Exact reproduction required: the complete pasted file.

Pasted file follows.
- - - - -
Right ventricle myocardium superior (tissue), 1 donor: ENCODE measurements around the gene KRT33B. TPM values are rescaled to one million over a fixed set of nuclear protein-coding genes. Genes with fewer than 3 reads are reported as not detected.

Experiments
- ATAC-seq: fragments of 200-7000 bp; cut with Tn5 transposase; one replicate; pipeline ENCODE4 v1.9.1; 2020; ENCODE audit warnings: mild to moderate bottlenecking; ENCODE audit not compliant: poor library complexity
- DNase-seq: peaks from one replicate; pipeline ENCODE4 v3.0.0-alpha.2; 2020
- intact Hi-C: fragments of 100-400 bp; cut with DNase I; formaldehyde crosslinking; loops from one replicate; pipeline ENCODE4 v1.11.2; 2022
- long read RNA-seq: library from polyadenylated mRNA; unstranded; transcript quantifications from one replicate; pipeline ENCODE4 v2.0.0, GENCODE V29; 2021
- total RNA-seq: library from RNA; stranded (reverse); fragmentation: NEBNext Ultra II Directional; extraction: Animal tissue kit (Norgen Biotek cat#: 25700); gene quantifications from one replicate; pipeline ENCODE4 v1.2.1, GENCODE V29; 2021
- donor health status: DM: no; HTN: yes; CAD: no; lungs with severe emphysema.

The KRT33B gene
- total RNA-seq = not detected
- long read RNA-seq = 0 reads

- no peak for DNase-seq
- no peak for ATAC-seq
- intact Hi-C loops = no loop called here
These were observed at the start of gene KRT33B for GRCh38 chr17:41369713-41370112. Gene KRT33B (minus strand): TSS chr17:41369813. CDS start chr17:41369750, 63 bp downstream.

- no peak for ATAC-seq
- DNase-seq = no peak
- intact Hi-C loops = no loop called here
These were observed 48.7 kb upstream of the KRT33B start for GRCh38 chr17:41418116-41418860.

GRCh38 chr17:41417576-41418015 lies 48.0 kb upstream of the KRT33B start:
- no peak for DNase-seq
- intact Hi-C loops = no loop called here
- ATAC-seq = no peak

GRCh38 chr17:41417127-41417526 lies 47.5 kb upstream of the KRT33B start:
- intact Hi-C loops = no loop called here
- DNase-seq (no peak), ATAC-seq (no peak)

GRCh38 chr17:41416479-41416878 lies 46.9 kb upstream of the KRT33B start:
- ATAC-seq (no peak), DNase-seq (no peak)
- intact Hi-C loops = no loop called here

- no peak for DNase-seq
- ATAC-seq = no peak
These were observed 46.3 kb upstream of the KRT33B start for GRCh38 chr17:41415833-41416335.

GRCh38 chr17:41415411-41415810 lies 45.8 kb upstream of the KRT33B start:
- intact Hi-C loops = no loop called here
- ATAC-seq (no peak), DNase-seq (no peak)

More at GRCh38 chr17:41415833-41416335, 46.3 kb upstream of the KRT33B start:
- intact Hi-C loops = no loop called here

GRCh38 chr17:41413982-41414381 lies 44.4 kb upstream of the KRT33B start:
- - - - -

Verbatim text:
Right ventricle myocardium superior (tissue), 1 donor: ENCODE measurements around the gene KRT33B. TPM values are rescaled to one million over a fixed set of nuclear protein-coding genes. Genes with fewer than 3 reads are reported as not detected.

Experiments
- ATAC-seq: fragments of 200-7000 bp; cut with Tn5 transposase; one replicate; pipeline ENCODE4 v1.9.1; 2020; ENCODE audit warnings: mild to moderate bottlenecking; ENCODE audit not compliant: poor library complexity
- DNase-seq: peaks from one replicate; pipeline ENCODE4 v3.0.0-alpha.2; 2020
- intact Hi-C: fragments of 100-400 bp; cut with DNase I; formaldehyde crosslinking; loops from one replicate; pipeline ENCODE4 v1.11.2; 2022
- long read RNA-seq: library from polyadenylated mRNA; unstranded; transcript quantifications from one replicate; pipeline ENCODE4 v2.0.0, GENCODE V29; 2021
- total RNA-seq: library from RNA; stranded (reverse); fragmentation: NEBNext Ultra II Directional; extraction: Animal tissue kit (Norgen Biotek cat#: 25700); gene quantifications from one replicate; pipeline ENCODE4 v1.2.1, GENCODE V29; 2021
- donor health status: DM: no; HTN: yes; CAD: no; lungs with severe emphysema.

The KRT33B gene
- total RNA-seq = not detected
- long read RNA-seq = 0 reads

- no peak for DNase-seq
- no peak for ATAC-seq
- intact Hi-C loops = no loop called here
These were observed at the start of gene KRT33B for GRCh38 chr17:41369713-41370112. Gene KRT33B (minus strand): TSS chr17:41369813. CDS start chr17:41369750, 63 bp downstream.

- no peak for ATAC-seq
- DNase-seq = no peak
- intact Hi-C loops = no loop called here
These were observed 48.7 kb upstream of the KRT33B start for GRCh38 chr17:41418116-41418860.

GRCh38 chr17:41417576-41418015 lies 48.0 kb upstream of the KRT33B start:
- no peak for DNase-seq
- intact Hi-C loops = no loop called here
- ATAC-seq = no peak

GRCh38 chr17:41417127-41417526 lies 47.5 kb upstream of the KRT33B start:
- intact Hi-C loops = no loop called here
- DNase-seq (no peak), ATAC-seq (no peak)

GRCh38 chr17:41416479-41416878 lies 46.9 kb upstream of the KRT33B start:
- ATAC-seq (no peak), DNase-seq (no peak)
- intact Hi-C loops = no loop called here

- no peak for DNase-seq
- ATAC-seq = no peak
These were observed 46.3 kb upstream of the KRT33B start for GRCh38 chr17:41415833-41416335.

GRCh38 chr17:41415411-41415810 lies 45.8 kb upstream of the KRT33B start:
- intact Hi-C loops = no loop called here
- ATAC-seq (no peak), DNase-seq (no peak)

More at GRCh38 chr17:41415833-41416335, 46.3 kb upstream of the KRT33B start:
- intact Hi-C loops = no loop called here

GRCh38 chr17:41413982-41414381 lies 44.4 kb upstream of the KRT33B start: